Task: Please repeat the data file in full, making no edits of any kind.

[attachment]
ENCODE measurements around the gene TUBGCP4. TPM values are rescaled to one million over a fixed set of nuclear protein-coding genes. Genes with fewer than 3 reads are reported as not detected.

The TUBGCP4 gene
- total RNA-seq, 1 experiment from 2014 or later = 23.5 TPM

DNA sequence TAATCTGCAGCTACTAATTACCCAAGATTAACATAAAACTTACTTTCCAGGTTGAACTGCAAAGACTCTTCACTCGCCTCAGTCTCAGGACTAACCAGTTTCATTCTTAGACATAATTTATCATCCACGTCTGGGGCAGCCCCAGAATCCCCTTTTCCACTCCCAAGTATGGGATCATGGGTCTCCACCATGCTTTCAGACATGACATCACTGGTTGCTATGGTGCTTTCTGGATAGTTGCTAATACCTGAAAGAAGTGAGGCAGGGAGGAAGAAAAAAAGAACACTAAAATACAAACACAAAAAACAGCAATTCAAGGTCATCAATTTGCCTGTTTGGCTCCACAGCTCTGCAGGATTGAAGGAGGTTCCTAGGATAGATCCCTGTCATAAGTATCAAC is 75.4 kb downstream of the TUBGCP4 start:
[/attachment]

ENCODE measurements around the gene TUBGCP4. TPM values are rescaled to one million over a fixed set of nuclear protein-coding genes. Genes with fewer than 3 reads are reported as not detected.

The TUBGCP4 gene
- total RNA-seq, 1 experiment from 2014 or later = 23.5 TPM

DNA sequence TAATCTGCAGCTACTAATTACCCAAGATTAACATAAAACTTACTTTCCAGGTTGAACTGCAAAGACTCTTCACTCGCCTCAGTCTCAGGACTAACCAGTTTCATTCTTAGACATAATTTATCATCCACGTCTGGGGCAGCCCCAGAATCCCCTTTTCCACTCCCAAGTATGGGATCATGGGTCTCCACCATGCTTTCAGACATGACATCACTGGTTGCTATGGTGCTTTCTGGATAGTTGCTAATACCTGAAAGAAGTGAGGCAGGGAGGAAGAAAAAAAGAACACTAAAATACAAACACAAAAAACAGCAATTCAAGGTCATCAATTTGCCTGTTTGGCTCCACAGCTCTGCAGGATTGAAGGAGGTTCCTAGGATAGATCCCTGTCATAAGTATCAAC is 75.4 kb downstream of the TUBGCP4 start: